Since the completion of the Human Genome Project, there has been a natural surge in biomedical research aimed at gene discovery. Using genome-wide association studies (GWAS), bioinformatics, and other approaches, this process has focused largely on determining what genes are implicated in specific diseases.
While this process may shed light on what genes are involved in diseases, it has done little to help investigators understand why a gene or genomic region may be involved in a disease or a disease risk.
A new Research Affinity Group at CHOP Research aims to take the findings from various types of studies, including GWAS, a step further in order to understand entire networks underpinning disease susceptibility.
At the heart of the DNA-Protein Interaction Research Affinity Group is the analysis of data derived from chromatin immunoprecipitation coupled with high-throughput sequencing. More commonly referred to as ChIP-seq, the technique is used to look at how proteins like transcription factors interact with DNA, and to find the regions of the genome these transcription factors occupy to control gene expression.
The DNA-Protein Interaction research affinity group, co-led by Struan Grant, PhD, of the Department of Pediatrics and Genetics, and Andrew Wells, PhD, of the Department of Pathology, will deal with the processing and analyses of ChIP-seq and related data to gain insight into disease networks, identify vulnerabilities in given networks, and look for points amenable to therapeutic intervention.
“The new affinity group is a forum for investigators with diverse backgrounds and expertise to learn the downstream effect of transcription factors and related DNA binding proteins,” says Dr. Grant. “We can now work to analyze and translate the numerous findings made from GWAS and elsewhere — a natural step in discovering not only what causes disease but why.”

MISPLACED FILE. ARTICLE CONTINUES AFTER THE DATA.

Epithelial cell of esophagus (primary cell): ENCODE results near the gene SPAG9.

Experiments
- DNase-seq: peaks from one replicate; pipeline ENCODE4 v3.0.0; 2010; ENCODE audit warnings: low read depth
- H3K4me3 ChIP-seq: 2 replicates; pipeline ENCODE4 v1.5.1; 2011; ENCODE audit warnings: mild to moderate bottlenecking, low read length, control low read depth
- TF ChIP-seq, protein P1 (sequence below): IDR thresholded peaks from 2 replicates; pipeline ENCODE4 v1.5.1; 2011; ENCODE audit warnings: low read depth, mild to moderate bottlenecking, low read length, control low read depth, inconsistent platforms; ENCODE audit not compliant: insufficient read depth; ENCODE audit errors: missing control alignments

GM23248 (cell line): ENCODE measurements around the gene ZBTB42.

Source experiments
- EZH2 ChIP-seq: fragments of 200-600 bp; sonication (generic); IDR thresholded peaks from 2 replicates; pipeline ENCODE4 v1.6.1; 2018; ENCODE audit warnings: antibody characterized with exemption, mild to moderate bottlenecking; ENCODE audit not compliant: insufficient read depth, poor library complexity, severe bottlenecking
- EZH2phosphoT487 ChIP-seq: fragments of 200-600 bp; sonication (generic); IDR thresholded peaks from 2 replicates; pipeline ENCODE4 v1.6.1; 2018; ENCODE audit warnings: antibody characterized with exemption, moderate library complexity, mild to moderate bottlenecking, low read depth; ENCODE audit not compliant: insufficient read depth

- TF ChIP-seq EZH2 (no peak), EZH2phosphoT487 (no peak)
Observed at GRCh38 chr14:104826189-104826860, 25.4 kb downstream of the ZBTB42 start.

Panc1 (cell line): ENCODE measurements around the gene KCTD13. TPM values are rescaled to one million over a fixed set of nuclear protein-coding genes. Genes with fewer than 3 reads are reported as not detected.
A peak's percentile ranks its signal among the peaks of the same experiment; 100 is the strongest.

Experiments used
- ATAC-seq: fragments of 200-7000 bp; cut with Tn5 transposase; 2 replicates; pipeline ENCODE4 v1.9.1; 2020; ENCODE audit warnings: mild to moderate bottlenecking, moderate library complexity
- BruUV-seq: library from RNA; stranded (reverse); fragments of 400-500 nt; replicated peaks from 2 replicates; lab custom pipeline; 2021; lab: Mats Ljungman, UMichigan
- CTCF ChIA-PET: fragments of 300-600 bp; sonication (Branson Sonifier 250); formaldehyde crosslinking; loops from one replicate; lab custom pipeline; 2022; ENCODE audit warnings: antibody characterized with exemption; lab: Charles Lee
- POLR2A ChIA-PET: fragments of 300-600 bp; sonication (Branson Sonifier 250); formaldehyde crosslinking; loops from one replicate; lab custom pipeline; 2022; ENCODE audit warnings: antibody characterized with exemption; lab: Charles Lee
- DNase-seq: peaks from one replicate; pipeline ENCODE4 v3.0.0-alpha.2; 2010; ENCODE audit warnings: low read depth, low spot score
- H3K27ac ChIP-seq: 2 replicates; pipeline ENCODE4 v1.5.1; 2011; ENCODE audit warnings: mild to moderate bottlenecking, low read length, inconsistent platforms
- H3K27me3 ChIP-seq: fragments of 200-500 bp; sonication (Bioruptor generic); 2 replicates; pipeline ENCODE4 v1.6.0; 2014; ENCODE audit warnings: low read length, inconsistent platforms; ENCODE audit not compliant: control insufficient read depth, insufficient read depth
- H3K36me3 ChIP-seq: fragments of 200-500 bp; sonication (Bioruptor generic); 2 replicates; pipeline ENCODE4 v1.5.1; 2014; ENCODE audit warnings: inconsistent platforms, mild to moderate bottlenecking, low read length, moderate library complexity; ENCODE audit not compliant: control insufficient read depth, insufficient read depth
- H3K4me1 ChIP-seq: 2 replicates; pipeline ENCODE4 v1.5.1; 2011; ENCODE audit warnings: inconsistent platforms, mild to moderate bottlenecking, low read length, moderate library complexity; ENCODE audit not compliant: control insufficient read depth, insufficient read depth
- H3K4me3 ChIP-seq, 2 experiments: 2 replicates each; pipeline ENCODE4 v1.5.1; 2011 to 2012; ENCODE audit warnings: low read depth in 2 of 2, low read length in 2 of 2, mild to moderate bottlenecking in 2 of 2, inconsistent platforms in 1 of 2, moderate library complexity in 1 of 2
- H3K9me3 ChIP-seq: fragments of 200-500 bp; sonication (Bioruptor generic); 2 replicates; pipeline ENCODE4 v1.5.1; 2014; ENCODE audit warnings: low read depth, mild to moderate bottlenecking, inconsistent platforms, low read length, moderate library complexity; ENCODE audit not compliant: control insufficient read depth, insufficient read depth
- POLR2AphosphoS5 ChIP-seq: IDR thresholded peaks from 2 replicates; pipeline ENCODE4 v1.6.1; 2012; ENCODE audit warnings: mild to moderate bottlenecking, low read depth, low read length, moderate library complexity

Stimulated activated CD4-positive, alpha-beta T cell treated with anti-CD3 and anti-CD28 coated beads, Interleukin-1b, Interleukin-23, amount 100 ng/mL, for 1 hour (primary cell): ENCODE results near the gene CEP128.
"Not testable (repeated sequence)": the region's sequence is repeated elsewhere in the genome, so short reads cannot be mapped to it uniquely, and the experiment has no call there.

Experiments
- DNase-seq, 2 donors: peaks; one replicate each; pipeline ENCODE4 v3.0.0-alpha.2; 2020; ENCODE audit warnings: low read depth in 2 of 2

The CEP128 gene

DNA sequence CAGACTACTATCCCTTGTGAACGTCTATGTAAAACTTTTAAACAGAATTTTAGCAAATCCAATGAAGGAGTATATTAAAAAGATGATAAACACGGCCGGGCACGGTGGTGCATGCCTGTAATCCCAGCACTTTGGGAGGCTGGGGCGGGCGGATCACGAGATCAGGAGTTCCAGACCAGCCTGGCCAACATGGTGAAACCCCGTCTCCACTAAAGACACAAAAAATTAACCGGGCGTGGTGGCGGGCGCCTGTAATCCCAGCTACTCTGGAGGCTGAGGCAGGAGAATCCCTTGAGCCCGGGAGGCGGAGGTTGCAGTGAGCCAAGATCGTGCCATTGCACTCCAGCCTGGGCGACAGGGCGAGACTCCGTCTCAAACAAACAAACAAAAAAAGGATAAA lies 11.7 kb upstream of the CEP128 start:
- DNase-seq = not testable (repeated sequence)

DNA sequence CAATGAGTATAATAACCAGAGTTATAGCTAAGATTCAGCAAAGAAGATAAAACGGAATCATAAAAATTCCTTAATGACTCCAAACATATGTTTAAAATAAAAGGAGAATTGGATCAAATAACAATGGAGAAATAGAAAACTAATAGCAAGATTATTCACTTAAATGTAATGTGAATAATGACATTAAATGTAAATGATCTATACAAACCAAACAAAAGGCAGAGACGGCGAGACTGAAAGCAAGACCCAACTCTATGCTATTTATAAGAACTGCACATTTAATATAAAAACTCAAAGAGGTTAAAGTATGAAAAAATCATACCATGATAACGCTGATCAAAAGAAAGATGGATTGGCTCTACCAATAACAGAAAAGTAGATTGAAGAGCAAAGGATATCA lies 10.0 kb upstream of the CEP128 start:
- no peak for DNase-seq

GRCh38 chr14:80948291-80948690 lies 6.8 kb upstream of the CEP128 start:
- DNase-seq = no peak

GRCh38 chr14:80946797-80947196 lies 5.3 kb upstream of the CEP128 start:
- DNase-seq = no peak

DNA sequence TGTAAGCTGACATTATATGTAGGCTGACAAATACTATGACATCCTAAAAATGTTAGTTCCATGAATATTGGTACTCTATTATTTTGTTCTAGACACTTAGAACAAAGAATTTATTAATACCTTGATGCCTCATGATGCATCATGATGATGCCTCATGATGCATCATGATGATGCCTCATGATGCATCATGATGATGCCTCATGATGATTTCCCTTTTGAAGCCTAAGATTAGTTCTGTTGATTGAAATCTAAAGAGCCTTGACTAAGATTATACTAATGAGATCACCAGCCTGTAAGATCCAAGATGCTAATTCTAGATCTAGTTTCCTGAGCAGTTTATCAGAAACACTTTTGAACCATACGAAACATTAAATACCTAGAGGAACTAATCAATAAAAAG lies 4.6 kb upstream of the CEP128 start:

Also relevant to the goal of the affinity group is leveraging the data from the public research consortium ENCODE — the Encyclopedia Of DNA Elements — to better understand and integrate genome-wide data sets generated by investigators at CHOP. Launched by the National Human Genome Research Institute nearly a decade ago, the ENCODE project aims to ultimately identify all functional elements in the human genome sequence.
“The sequencing of genomic information is not the bottleneck — it’s the analysis,” says Dr. Wells. “The DNA-Protein Interaction affinity group creates a community that can benefit from what we can learn about disease networks through ChIP-seq and related techniques, and then develop a pipeline to find novel ways to understand and target those diseases.
The Research Affinity Group structure at the Research Institute builds upon areas of existing strength, identifies new and important research areas, and explores important, broad and interdisciplinary scientific questions that may have an impact on the health of children. Investigators collaborate across disciplines more easily to address issues of central importance to children’s health. This collaboration has the potential to link multi-talented investigators with common research interests who are widely dispersed through the Institute.
For more information on other Research Affinity Groups at CHOP Research, please visit the Institute’s website.